It feels creepy. Flattering, but creepy.

I'll stay inside as much as I can. Sooner or later adults wil pelt me like I'm quasimodo while 9 year olds call me cute.


I'm rambling about my looks. I'm so sad.


I wish I could remember things and had patience, then I might try to do something with the html on this page.

Well, one of the reasons for the war, at least later, and morally, was to liberate the Iraqi people. Few doubt they lived poorly under Saddam, abuse is abuse regardless of the infrastructure the madman perpetrating the abuse provided. Even the argument of inconsitency rings hollow to me. Is it consitency or just agreement the critics want? The inherent problem with arguments have always been the lack of a viable alternative. So the questions are, did the coalition do the right thing and was there a realistic alternative? Going by my impression of one perspective, it would seem no.

Here are the problem as I understand them:

Religion, nationalism and the pride inherent in the followers of both make for a dangerous combination. It's made worse by poor conditions and dissapointment over unmet expectations.

But what is the solution?

What are the alternative?

One could probably refer to dozens of non-violence advocating websites, journals and leaflets and get answers, some of which may be highly intelligent and pragmatic. But for all the aftermath of chaos and terrible destruction before hand, the advantage of war and victory therefrom is its potential level of great control. I am not putting war before diplomacy, but without complete control, it makes it harder to assure the improvement of a bad situation. Diplomacy seeks cessation through negotiation. It's best when aggessors cede control. But how likely that is without the threat or display of force is probably low when they believe they have a chance, or are determined to fight until the end. When they are allowed to maintain control, they still hang like leeches on the minds of the peoples of regions they're, putting the people in constant fear of what items may have been slipped past the watch of the monitors. Leaving some regions to their own devices seems to net nothing impressive. War should be a last resort, but still, when successful, control goes to that of the liberators. The tyrants becomes a nussiance more than a great threat because of the loss of their authority. But a major problem in regions like that of the Middle East seems to be the pride of its peoples. When under the yolk of evil, one can understand why there are expressions of hate against them, but at times these expressions stem from pride, not oppression, and this begs the question, "who else was going to do it?" Was Pakistan, Saudi Arabia, Egypt? Were any of them about to stand up and say no more? In a culture that seems to want to scratch its backs and keep silent in return for silence, and with the neighboring continents arguing for diplomacy and caution, how realistic is liberation? Is there any obligation to even try to liberate people? How long should diplomacy be given? Pride is not always a bad thing, but maybe this time it may ruin what may be the best chance for something better. Is avenging of offenses more important than trying to improve the lives of that of your neighbors or yourself? If one truly believe the US is evil, what can I say to change his mind? I do not think I will say anything. But if one is not certain, his attempts to force the coalition to leave is arguably selfish. Does brotherhood really justify the suffering of some of those brothers until one brother stands up and ends it? Do they believe some of their brothers could do it alone?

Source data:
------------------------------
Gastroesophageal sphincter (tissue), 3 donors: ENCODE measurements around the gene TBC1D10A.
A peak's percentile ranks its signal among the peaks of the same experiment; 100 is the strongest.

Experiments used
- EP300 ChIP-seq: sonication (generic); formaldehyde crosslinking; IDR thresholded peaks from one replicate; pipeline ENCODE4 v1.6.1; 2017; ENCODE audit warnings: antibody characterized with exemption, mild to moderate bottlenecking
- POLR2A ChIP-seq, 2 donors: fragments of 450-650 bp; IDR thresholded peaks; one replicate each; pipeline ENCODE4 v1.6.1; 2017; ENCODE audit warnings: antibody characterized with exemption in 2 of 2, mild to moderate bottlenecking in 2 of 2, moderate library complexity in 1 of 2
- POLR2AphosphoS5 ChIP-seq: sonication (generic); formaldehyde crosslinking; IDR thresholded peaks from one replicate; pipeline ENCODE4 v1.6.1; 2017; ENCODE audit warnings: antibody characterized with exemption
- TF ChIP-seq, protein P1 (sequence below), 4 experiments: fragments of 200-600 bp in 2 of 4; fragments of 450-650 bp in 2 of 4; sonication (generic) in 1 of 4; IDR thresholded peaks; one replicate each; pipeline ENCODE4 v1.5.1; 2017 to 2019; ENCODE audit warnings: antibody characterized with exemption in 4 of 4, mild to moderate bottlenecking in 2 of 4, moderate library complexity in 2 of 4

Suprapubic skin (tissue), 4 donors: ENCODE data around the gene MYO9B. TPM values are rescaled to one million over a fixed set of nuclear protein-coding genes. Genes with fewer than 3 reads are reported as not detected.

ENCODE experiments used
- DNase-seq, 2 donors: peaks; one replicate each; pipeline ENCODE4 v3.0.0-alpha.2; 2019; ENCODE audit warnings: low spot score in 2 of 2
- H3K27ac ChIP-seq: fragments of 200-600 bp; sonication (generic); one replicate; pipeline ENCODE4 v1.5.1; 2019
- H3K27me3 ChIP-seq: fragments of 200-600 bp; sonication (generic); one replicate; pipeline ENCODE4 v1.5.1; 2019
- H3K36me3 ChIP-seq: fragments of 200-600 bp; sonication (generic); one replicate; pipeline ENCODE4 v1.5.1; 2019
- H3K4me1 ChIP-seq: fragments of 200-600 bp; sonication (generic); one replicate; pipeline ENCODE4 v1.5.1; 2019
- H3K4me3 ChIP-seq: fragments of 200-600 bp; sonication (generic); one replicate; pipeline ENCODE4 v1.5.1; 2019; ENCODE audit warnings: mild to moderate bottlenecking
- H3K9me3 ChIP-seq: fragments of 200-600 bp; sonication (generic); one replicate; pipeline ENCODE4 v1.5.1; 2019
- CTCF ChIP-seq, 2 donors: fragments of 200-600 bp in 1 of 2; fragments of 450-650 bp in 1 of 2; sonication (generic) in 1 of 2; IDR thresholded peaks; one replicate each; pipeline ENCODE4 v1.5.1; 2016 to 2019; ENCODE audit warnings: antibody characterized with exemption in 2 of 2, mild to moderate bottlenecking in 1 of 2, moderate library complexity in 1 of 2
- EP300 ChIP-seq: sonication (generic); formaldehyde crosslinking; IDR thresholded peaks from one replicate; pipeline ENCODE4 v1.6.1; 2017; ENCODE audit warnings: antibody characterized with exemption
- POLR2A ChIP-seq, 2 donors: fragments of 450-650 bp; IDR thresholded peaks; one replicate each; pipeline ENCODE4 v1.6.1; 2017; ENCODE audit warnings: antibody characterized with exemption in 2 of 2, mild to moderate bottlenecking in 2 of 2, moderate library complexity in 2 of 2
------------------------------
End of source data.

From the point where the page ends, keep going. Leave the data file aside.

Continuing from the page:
Continue your attacks and the coalition may leave, and in its place may be who you want. But the same people may suffer, or a new group may be targetted. Is this what you want? I hope not. You have to be realistic if you truly care about people, not strict religious adherence and nationalism. If you cannot say that you would have freed them, or that they could have done it by themselves, than are you right to attempt to force out those who have done what you were failing to do?

Pride cometh befoe the fall.


Seems I can't add links in my posts.

Interesting information about coat of arms.